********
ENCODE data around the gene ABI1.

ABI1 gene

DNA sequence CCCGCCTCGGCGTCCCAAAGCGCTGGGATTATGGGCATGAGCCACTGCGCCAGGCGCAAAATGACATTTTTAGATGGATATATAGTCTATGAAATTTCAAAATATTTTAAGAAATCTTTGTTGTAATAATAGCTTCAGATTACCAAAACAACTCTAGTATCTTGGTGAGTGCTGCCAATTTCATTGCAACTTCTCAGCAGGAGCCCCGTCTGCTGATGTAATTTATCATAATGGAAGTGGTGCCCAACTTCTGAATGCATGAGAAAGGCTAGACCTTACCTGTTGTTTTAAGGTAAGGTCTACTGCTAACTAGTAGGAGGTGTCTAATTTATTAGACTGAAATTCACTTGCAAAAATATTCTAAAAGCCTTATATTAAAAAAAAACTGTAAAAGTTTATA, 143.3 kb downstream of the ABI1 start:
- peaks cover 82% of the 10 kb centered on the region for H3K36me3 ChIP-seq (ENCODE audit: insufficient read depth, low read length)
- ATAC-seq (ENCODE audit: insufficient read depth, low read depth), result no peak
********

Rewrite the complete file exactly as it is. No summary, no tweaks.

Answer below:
ENCODE data around the gene ABI1.

ABI1 gene

DNA sequence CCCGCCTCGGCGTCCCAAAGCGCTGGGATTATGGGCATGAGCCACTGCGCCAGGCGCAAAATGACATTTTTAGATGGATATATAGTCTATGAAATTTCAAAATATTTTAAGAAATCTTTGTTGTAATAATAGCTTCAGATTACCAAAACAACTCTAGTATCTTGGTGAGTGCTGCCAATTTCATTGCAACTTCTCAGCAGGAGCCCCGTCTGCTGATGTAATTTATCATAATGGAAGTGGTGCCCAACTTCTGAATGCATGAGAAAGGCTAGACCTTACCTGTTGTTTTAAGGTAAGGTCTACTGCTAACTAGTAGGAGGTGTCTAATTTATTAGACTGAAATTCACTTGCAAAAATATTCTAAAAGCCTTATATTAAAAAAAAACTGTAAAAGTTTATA, 143.3 kb downstream of the ABI1 start:
- peaks cover 82% of the 10 kb centered on the region for H3K36me3 ChIP-seq (ENCODE audit: insufficient read depth, low read length)
- ATAC-seq (ENCODE audit: insufficient read depth, low read depth), result no peak